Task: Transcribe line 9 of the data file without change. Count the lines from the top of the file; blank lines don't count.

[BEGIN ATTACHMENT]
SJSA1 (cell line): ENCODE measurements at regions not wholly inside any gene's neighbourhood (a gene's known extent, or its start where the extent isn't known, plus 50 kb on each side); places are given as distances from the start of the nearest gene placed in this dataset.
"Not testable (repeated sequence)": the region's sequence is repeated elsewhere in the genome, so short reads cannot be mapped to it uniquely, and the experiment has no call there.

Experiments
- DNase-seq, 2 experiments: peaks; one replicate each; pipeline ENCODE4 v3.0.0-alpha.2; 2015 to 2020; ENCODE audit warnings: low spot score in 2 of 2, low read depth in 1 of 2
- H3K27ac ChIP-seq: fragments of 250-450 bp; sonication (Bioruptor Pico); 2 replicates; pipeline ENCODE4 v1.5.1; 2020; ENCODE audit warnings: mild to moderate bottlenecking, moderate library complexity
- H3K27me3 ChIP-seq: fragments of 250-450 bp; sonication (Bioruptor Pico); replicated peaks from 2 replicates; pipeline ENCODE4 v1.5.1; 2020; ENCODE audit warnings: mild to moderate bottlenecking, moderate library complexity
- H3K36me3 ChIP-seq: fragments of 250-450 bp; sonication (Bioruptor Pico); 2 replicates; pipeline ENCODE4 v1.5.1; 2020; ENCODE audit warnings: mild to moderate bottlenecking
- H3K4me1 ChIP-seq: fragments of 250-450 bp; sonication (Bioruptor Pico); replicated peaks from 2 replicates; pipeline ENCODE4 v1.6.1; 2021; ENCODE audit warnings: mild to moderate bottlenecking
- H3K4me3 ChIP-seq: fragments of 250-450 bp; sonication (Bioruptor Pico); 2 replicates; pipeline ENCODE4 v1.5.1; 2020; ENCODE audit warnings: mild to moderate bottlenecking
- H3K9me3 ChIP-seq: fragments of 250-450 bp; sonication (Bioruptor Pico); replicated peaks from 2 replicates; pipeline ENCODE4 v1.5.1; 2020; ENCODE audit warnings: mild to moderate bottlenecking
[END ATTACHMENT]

- H3K4me3 ChIP-seq: fragments of 250-450 bp; sonication (Bioruptor Pico); 2 replicates; pipeline ENCODE4 v1.5.1; 2020; ENCODE audit warnings: mild to moderate bottlenecking